Armadillo Facts

Three-banded armadillo
The three-banded armadillo is the only species that can roll into a ball for protection. (Image credit: belizar | Shutterstock)

Armadillos are barrel-shaped animals covered with natural armor. In fact, its name in Spanish means “little armored one.” The armadillo’s armor works well against most predators, but not against cars. They are also known as the “Hillbilly Speed Bump” for their tendency to get run over by vehicles.

Size & Description

There are 21 species of armadillo, according to the Integrated Taxonomic Information System (ITIS). Some armadillos are very small, while others are huge. The smallest is the pink fairy armadillo, which is about 6 inches (15 centimeters) long. Giant armadillos are the largest species, and are about 5 feet (1.5 meters) long, according to National Geographic

An armadillo's armor is made up of overlapping plates covering the back, head, legs and tail. The number of armored bands identifies the different species, according to the San Diego Zoo. Only one species, the three-banded armadillo, can roll itself into a hard armored ball to defend itself against predators. Other armadillo species simply dig a hole quickly and hunker down so that their tender stomach is protected and their armor is the only thing visible. 

Armadillos have pointy snouts and long, sticky tongues, similar to anteaters, which are close cousins. Their eyesight is poor, so they hunt with a highly developed sense of smell. They also have wiry hairs along their sides and belly, which they use to feel their way around, like curb feelers on some cars. They also have strong legs and sharp claws for digging.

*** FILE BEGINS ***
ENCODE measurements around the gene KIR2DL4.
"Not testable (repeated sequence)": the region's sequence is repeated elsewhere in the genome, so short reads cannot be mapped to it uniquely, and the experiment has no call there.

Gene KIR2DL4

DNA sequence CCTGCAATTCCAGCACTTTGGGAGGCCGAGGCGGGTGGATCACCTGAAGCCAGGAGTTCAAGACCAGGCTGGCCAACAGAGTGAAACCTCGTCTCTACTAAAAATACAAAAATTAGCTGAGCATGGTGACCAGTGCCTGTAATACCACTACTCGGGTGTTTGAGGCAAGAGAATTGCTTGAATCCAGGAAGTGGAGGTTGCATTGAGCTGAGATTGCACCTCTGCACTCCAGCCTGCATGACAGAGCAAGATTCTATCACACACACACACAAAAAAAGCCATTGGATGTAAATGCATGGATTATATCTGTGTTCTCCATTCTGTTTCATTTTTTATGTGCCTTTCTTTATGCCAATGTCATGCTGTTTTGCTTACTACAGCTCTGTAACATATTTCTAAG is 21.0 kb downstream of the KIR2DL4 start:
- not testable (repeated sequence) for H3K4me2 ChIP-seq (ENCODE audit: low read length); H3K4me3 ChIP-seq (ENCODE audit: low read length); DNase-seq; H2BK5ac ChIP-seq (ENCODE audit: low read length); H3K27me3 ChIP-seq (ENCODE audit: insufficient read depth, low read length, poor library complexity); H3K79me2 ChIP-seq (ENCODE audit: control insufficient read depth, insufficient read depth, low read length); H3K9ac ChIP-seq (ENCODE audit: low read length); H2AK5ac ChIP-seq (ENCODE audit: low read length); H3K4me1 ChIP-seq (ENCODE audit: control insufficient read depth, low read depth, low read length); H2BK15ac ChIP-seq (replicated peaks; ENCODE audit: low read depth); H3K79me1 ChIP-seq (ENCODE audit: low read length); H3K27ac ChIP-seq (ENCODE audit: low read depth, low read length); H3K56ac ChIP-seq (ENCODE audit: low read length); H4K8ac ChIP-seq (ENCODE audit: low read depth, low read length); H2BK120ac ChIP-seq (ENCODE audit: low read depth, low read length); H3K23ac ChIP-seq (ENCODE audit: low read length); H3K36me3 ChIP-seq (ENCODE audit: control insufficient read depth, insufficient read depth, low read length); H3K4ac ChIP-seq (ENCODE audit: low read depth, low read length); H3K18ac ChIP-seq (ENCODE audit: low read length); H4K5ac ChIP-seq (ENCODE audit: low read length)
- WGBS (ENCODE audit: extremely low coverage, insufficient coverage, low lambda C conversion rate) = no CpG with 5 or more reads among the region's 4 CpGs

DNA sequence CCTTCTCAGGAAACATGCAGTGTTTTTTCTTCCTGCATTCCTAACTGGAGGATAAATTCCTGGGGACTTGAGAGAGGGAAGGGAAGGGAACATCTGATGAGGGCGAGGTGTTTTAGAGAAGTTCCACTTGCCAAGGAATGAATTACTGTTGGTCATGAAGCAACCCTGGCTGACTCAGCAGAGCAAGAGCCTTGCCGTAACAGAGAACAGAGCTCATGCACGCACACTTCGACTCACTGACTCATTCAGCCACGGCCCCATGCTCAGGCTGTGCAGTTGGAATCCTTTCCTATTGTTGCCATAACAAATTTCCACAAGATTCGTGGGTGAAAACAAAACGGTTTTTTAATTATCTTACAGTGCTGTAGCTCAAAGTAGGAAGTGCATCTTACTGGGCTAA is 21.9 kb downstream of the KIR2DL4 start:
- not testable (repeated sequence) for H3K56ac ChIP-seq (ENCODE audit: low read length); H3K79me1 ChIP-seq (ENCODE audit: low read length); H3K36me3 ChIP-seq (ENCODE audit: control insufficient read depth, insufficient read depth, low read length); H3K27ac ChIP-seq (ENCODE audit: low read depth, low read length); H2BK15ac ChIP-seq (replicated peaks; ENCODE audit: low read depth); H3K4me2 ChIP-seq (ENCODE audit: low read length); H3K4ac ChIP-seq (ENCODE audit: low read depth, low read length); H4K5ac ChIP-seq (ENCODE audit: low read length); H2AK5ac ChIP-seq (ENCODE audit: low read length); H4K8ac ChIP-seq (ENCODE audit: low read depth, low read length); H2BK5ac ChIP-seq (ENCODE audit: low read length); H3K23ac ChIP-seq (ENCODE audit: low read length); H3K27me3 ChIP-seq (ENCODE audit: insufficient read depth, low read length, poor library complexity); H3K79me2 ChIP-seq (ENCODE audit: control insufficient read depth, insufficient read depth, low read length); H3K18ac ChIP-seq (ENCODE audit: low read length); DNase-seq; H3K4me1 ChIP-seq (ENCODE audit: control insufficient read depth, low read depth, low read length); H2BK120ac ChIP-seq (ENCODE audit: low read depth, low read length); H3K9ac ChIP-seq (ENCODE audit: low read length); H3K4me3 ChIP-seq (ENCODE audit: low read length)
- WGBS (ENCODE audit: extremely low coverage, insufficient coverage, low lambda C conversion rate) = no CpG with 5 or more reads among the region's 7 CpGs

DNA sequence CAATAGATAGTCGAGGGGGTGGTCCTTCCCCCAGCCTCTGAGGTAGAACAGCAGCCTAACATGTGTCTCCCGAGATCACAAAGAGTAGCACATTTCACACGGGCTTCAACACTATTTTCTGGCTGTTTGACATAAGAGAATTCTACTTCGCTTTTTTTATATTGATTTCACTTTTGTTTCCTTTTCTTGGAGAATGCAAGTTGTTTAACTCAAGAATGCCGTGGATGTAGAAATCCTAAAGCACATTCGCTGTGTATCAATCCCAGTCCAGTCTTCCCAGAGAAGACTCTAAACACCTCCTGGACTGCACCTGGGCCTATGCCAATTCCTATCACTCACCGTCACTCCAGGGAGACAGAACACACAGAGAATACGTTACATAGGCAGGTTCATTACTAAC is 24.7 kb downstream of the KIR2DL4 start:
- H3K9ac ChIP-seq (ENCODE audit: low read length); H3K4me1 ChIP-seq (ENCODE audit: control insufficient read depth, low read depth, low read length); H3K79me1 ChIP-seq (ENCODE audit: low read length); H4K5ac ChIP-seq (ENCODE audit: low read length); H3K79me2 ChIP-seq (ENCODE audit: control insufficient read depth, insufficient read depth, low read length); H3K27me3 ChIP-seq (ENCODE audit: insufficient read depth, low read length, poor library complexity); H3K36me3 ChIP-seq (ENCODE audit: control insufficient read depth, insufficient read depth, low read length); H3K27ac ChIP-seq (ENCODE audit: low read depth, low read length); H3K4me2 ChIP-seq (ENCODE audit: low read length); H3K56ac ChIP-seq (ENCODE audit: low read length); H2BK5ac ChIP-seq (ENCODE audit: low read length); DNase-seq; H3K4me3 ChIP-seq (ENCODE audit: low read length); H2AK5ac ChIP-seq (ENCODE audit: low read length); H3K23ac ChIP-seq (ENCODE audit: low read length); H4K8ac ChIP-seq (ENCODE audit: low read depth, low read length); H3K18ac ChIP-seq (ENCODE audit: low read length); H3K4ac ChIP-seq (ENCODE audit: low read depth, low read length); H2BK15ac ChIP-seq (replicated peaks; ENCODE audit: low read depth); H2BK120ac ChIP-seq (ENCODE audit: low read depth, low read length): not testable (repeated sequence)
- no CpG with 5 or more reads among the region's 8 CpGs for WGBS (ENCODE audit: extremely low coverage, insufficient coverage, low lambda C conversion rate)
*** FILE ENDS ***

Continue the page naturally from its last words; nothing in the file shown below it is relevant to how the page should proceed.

Most armadillos stick to areas closer to the equator because they like temperate to warm areas due to their lack of fat stores. According to the Internet Center for Wildlife Damage Management, armadillos are very picky about where they live based on what type of soil is found in the area. Usually, armadillos prefer sandy or loam soils that are loose and porous. This makes digging for food and creating burrows easier.

All armadillos live in Central and South America, except for one species. The nine-banded armadillo ranges from Argentina to the southern United States, according to the Animal Diversity Web (ADW) at the University of Michigan. Since the mid-19th century, nine-banded armadillos have expanded northward. They have been seen in Florida and are now common in Missouri. In 2000, the body of a nine-banded armadillo was found in central Illinois, according to ADW.


Armadillos are not social creatures and spend most of their time sleeping. They usually sleep up to 16 hours each day in burrows, according to National Geographic. During the morning and evenings, they forage for food. 

Usually, the only time armadillos get together is to mate or to keep warm. During cold times, a group of armadillos may hunker down in a burrow together to share body heat. Sometimes, a seven-banded armadillo will share its burrow with others of the same gender, though.


Armadillos are omnivores, which means they eat meat and plants, though 90 percent of an armadillo’s diet is made up of insects and larvae, according to the Internet Center for Wildlife Damage Management. With their long, sticky tongue, armadillos catch ants, beetles, termites and other insects after digging them out of the ground. They also eat plants, eggs, small vertebrates and some fruit. From time to time, they will scavenge for dead animals.